By Michael Goldstein
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By LA Weekly
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Interestingly, although Luis had supported Frances’ decision in taking Mando, privately he was sure the child put too much pressure on an already ridiculously burdened household. But since his return, he’s done a 180. “I think it’d be better if Mando stayed with us,” he tells Frances now. “I think he’s happy here.” Yet when Frances tries to talk to the woman about signing a temporary custody agreement, she dances away from the subject, then stops returning Frances’ calls.
Luis continues to revel in home and family life, but he can’t shake the fear that it will soon be yanked away after the trial. “I’m still the guy on the horse with a hanging rope around my neck,” he says. “And I keep wondering when the horse is going to run.”
Then, on August 25, the situation changes again when Luis goes back to court one more time. Although there is still investigation to be done, Overland tells the judge he is ready to go to trial. This is, to some degree, a strategy, because Overland has just learned the prosecution is not ready: Officer Chavez is reportedly on vacation and will be away for a month. Under the law requiring a speedy trial, this means that if Luis and Overland don’t agree to yet another continuance, the prosecution must dismiss the case. The dismissal is only a formality. As soon as Chavez returns in September, the prosecutor will likely refile. “And everything starts all over again from the beginning,” Overland explains to Luis.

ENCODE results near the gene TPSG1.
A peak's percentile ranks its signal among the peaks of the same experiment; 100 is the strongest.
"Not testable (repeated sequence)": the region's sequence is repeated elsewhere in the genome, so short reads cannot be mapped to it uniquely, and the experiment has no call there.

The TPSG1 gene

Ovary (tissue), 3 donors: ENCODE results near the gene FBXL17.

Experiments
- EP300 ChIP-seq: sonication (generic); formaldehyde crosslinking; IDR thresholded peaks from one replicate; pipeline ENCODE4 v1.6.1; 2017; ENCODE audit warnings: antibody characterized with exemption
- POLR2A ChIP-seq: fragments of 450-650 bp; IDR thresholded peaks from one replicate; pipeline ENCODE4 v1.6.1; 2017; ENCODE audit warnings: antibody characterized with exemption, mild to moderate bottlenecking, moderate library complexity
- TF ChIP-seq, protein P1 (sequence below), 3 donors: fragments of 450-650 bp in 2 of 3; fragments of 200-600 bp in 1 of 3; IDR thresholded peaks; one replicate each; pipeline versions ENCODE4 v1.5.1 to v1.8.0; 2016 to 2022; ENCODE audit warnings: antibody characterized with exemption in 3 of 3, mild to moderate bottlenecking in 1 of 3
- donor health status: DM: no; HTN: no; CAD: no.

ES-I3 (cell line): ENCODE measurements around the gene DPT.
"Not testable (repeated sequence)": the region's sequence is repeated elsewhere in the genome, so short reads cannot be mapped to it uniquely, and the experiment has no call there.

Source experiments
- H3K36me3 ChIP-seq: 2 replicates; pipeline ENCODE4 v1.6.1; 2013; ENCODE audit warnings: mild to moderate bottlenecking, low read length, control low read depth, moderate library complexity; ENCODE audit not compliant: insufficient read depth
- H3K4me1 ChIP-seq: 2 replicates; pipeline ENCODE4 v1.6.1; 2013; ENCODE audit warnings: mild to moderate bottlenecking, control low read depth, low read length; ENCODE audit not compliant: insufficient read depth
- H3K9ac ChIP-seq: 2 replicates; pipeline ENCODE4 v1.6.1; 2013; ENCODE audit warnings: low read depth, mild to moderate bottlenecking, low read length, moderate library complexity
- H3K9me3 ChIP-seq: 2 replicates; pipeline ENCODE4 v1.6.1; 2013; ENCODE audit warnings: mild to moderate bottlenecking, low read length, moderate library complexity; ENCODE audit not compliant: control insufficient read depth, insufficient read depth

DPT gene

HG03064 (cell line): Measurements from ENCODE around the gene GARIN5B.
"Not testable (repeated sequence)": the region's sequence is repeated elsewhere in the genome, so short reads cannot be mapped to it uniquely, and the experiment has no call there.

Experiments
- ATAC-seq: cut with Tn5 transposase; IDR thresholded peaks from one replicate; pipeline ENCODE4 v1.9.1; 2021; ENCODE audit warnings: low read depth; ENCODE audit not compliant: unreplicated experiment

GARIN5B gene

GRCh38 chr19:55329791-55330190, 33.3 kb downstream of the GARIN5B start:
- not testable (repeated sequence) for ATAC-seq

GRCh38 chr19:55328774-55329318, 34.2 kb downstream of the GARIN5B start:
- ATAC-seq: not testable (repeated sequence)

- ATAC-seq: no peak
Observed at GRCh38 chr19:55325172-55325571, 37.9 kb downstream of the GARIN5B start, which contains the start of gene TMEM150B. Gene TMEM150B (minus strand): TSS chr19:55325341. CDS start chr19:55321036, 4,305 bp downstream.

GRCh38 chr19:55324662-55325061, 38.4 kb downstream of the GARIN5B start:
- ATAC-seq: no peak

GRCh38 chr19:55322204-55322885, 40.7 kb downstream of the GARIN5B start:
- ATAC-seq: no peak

Outside the courtroom, Lou Parise tries to talk Overland into going for the continuance, but Overland declines.
And so, at just after 11:30 a.m., Judge Anita Dymant dismisses Luis’ case “in its entirety.”
Despite the fact that it’s probably no more than a temporary reprieve, Luis and Frances are nearly giddy at the words. “So, I can go back to work now?” Luis asks Overland, as the elevator takes everyone to the ground floor.
“Most definitely,” replies the attorney. “Go back to work. Earn some money. Spend time with your family. Live. We’ll start this all over again in October.”
Husband and wife each thank Overland for what must be the zillionth time. Then, looking perceptibly freer, Luis and Frances Aguilar walk out of the Clara Shortridge Foltz Criminal Justice Building into the brilliant Southern California sunlight, hand in hand.
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